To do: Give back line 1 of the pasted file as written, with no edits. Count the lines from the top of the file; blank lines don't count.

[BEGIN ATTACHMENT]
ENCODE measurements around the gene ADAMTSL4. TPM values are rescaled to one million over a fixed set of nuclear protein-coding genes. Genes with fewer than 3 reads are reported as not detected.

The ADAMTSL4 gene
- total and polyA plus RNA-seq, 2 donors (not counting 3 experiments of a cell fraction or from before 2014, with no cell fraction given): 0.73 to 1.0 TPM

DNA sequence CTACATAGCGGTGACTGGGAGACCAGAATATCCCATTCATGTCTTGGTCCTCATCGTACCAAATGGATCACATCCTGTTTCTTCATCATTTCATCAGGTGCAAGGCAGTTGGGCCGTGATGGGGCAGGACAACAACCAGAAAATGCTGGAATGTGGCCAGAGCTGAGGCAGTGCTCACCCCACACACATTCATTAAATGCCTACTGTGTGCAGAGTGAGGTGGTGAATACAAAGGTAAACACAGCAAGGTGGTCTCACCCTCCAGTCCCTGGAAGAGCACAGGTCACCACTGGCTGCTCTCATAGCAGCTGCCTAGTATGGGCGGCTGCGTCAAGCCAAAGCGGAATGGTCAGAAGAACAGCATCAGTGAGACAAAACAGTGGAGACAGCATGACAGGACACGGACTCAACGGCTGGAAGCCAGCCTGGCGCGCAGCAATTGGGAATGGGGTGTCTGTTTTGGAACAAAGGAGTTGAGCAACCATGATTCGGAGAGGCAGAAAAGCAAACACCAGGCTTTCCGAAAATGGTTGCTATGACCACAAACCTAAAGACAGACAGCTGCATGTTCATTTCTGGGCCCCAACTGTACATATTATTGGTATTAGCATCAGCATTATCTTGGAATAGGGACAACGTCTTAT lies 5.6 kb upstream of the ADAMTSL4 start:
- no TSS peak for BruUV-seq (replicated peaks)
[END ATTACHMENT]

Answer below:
ENCODE measurements around the gene ADAMTSL4. TPM values are rescaled to one million over a fixed set of nuclear protein-coding genes. Genes with fewer than 3 reads are reported as not detected.